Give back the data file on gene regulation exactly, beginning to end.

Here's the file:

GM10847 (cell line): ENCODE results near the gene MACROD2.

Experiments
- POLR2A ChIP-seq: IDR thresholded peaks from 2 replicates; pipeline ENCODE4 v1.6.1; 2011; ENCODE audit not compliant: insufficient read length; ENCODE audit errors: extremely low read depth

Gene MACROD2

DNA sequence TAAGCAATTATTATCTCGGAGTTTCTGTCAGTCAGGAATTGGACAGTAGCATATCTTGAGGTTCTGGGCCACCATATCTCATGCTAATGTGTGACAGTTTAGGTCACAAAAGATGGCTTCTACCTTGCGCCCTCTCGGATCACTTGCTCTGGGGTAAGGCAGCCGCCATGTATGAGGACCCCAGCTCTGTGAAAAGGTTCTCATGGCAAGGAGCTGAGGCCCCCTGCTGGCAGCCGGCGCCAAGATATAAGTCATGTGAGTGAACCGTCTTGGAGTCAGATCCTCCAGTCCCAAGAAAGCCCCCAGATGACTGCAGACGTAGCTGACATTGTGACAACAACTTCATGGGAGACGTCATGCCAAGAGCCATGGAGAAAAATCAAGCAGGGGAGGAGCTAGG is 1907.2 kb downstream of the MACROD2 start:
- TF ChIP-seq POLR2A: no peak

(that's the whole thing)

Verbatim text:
GM10847 (cell line): ENCODE results near the gene MACROD2.

Experiments
- POLR2A ChIP-seq: IDR thresholded peaks from 2 replicates; pipeline ENCODE4 v1.6.1; 2011; ENCODE audit not compliant: insufficient read length; ENCODE audit errors: extremely low read depth

Gene MACROD2

DNA sequence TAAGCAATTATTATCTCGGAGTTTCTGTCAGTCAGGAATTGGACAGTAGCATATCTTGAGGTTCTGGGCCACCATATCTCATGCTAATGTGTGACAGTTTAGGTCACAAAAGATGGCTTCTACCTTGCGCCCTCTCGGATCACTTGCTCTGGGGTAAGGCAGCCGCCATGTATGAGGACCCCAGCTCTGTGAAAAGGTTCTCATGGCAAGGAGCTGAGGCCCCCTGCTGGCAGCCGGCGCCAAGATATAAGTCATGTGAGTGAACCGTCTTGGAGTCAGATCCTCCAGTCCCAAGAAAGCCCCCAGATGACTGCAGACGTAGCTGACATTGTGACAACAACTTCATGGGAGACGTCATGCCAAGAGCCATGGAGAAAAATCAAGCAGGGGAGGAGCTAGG is 1907.2 kb downstream of the MACROD2 start:
- TF ChIP-seq POLR2A: no peak